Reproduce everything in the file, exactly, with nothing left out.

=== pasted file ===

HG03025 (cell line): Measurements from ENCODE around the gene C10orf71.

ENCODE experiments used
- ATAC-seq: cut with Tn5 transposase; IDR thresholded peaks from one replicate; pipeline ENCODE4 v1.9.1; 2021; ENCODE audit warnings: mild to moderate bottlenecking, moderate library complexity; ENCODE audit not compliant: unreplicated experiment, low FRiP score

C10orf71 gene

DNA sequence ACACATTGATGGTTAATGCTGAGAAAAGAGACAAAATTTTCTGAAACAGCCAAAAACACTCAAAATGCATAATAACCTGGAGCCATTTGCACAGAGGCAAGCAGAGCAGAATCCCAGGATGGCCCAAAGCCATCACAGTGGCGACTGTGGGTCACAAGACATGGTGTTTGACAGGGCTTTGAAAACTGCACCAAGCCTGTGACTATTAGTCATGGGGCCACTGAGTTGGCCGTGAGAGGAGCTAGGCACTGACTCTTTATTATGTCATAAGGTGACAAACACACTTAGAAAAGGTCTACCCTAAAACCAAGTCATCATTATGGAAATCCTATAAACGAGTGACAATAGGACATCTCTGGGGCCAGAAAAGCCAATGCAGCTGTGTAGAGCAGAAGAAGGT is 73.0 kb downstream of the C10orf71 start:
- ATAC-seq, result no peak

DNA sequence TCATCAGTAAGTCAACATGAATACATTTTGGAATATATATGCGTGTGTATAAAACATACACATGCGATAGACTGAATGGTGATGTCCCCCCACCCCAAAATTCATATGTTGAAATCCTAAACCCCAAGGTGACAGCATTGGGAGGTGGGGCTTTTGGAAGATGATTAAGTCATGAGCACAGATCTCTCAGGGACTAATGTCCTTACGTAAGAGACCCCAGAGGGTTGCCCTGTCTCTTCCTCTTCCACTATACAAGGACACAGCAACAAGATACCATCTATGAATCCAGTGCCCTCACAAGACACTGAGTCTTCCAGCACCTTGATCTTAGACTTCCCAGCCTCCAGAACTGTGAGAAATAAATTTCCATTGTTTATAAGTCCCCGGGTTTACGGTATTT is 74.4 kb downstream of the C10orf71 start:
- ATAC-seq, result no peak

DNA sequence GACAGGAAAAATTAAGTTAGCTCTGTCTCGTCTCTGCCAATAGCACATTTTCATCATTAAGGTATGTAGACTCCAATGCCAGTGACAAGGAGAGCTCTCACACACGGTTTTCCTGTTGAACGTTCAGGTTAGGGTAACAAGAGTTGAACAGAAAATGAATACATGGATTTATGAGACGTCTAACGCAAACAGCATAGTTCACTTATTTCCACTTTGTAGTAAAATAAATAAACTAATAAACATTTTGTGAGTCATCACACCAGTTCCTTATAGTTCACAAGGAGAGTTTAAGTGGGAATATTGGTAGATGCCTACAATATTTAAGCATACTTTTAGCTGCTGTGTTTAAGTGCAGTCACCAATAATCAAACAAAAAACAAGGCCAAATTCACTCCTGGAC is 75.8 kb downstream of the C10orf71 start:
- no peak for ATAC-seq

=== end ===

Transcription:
HG03025 (cell line): Measurements from ENCODE around the gene C10orf71.

ENCODE experiments used
- ATAC-seq: cut with Tn5 transposase; IDR thresholded peaks from one replicate; pipeline ENCODE4 v1.9.1; 2021; ENCODE audit warnings: mild to moderate bottlenecking, moderate library complexity; ENCODE audit not compliant: unreplicated experiment, low FRiP score

C10orf71 gene

DNA sequence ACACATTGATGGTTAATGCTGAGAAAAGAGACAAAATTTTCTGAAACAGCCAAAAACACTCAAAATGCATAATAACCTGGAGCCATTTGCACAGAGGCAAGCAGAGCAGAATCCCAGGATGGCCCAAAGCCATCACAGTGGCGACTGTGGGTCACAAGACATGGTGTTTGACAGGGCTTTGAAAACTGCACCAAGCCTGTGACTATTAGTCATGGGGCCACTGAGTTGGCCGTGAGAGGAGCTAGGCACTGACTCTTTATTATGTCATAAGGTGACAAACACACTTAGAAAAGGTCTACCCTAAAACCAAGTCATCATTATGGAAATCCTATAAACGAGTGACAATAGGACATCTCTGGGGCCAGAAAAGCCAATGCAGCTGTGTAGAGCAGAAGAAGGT is 73.0 kb downstream of the C10orf71 start:
- ATAC-seq, result no peak

DNA sequence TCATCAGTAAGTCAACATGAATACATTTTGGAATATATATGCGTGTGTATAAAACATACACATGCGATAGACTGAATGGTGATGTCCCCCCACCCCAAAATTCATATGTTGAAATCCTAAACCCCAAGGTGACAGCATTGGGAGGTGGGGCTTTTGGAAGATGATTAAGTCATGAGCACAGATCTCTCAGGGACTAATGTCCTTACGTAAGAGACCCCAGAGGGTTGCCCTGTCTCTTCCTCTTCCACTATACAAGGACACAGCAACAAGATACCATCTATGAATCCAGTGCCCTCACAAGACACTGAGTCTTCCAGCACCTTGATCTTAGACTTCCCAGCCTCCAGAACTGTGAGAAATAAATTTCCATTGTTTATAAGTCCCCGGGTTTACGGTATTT is 74.4 kb downstream of the C10orf71 start:
- ATAC-seq, result no peak

DNA sequence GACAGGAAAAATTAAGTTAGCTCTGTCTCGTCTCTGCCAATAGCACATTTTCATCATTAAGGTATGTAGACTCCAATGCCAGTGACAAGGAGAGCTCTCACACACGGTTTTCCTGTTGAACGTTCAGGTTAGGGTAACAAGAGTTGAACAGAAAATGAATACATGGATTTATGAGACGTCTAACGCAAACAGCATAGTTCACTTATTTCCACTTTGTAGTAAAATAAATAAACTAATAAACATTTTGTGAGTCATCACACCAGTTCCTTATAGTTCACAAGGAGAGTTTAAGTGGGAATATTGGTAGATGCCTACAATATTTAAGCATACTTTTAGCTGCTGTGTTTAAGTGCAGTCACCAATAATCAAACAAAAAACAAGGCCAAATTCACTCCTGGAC is 75.8 kb downstream of the C10orf71 start:
- no peak for ATAC-seq